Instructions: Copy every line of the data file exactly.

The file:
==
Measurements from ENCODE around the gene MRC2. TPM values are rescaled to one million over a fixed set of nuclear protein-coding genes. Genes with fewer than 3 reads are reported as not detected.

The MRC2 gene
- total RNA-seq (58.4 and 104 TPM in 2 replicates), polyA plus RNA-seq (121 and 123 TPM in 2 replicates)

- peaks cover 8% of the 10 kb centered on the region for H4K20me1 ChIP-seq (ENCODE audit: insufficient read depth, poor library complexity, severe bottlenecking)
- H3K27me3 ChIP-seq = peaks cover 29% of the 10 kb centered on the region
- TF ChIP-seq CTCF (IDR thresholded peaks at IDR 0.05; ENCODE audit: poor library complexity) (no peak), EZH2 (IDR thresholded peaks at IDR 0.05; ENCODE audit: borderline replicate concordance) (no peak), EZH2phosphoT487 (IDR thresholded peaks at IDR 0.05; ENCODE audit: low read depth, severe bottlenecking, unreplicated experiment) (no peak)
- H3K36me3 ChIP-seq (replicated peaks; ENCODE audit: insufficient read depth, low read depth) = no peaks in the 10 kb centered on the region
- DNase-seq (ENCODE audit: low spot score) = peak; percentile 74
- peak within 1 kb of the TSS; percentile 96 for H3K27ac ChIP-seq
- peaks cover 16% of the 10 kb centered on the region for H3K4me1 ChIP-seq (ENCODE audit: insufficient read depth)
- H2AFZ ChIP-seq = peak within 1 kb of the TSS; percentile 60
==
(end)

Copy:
Measurements from ENCODE around the gene MRC2. TPM values are rescaled to one million over a fixed set of nuclear protein-coding genes. Genes with fewer than 3 reads are reported as not detected.

The MRC2 gene
- total RNA-seq (58.4 and 104 TPM in 2 replicates), polyA plus RNA-seq (121 and 123 TPM in 2 replicates)

- peaks cover 8% of the 10 kb centered on the region for H4K20me1 ChIP-seq (ENCODE audit: insufficient read depth, poor library complexity, severe bottlenecking)
- H3K27me3 ChIP-seq = peaks cover 29% of the 10 kb centered on the region
- TF ChIP-seq CTCF (IDR thresholded peaks at IDR 0.05; ENCODE audit: poor library complexity) (no peak), EZH2 (IDR thresholded peaks at IDR 0.05; ENCODE audit: borderline replicate concordance) (no peak), EZH2phosphoT487 (IDR thresholded peaks at IDR 0.05; ENCODE audit: low read depth, severe bottlenecking, unreplicated experiment) (no peak)
- H3K36me3 ChIP-seq (replicated peaks; ENCODE audit: insufficient read depth, low read depth) = no peaks in the 10 kb centered on the region
- DNase-seq (ENCODE audit: low spot score) = peak; percentile 74
- peak within 1 kb of the TSS; percentile 96 for H3K27ac ChIP-seq
- peaks cover 16% of the 10 kb centered on the region for H3K4me1 ChIP-seq (ENCODE audit: insufficient read depth)
- H2AFZ ChIP-seq = peak within 1 kb of the TSS; percentile 60